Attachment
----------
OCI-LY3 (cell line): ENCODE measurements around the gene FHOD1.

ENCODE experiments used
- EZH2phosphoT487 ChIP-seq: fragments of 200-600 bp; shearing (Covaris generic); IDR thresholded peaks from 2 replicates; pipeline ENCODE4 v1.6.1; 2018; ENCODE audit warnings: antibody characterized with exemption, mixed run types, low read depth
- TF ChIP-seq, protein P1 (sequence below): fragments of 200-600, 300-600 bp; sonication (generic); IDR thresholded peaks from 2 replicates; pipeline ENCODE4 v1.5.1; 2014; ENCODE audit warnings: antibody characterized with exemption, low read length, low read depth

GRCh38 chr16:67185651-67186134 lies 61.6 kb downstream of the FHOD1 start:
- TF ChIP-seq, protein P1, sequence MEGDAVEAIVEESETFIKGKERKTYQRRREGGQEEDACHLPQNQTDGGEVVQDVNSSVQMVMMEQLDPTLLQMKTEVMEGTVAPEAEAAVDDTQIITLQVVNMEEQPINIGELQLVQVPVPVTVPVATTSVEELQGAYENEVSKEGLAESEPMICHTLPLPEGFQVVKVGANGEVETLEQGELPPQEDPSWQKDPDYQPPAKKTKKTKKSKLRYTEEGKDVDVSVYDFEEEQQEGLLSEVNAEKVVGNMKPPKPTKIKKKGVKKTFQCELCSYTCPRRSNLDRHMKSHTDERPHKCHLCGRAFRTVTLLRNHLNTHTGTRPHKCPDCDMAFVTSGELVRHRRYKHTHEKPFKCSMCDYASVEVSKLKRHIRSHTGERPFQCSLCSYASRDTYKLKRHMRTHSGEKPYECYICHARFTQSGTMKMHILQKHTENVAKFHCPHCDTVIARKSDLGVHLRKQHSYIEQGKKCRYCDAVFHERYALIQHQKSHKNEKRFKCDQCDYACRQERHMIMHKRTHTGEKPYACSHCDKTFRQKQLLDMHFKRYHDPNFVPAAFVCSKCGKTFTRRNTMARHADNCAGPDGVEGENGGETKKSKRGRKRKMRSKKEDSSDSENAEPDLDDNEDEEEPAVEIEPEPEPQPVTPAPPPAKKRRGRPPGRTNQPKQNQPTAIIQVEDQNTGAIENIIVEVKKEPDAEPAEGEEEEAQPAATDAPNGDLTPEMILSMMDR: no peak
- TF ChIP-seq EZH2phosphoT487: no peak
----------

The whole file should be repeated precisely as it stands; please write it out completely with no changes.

OCI-LY3 (cell line): ENCODE measurements around the gene FHOD1.

ENCODE experiments used
- EZH2phosphoT487 ChIP-seq: fragments of 200-600 bp; shearing (Covaris generic); IDR thresholded peaks from 2 replicates; pipeline ENCODE4 v1.6.1; 2018; ENCODE audit warnings: antibody characterized with exemption, mixed run types, low read depth
- TF ChIP-seq, protein P1 (sequence below): fragments of 200-600, 300-600 bp; sonication (generic); IDR thresholded peaks from 2 replicates; pipeline ENCODE4 v1.5.1; 2014; ENCODE audit warnings: antibody characterized with exemption, low read length, low read depth

GRCh38 chr16:67185651-67186134 lies 61.6 kb downstream of the FHOD1 start:
- TF ChIP-seq, protein P1, sequence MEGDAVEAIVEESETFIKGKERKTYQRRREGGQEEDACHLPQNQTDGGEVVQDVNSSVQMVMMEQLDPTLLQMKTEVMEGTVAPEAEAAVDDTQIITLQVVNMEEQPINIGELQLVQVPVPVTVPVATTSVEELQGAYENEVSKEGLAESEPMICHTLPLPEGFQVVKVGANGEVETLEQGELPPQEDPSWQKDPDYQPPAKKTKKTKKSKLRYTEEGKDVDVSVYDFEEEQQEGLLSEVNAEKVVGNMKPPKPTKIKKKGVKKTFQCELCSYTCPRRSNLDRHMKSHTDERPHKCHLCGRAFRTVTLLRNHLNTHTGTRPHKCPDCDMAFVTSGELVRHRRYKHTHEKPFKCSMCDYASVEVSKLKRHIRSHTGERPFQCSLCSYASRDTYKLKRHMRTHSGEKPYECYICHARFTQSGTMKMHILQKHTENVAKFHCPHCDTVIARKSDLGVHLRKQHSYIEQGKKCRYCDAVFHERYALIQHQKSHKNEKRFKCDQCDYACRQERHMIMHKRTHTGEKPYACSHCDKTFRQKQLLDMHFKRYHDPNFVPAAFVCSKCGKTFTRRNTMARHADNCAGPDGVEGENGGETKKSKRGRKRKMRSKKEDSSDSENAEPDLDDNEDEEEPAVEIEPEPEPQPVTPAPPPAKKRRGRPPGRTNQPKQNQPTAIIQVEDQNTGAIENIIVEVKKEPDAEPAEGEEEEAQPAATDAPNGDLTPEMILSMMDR: no peak
- TF ChIP-seq EZH2phosphoT487: no peak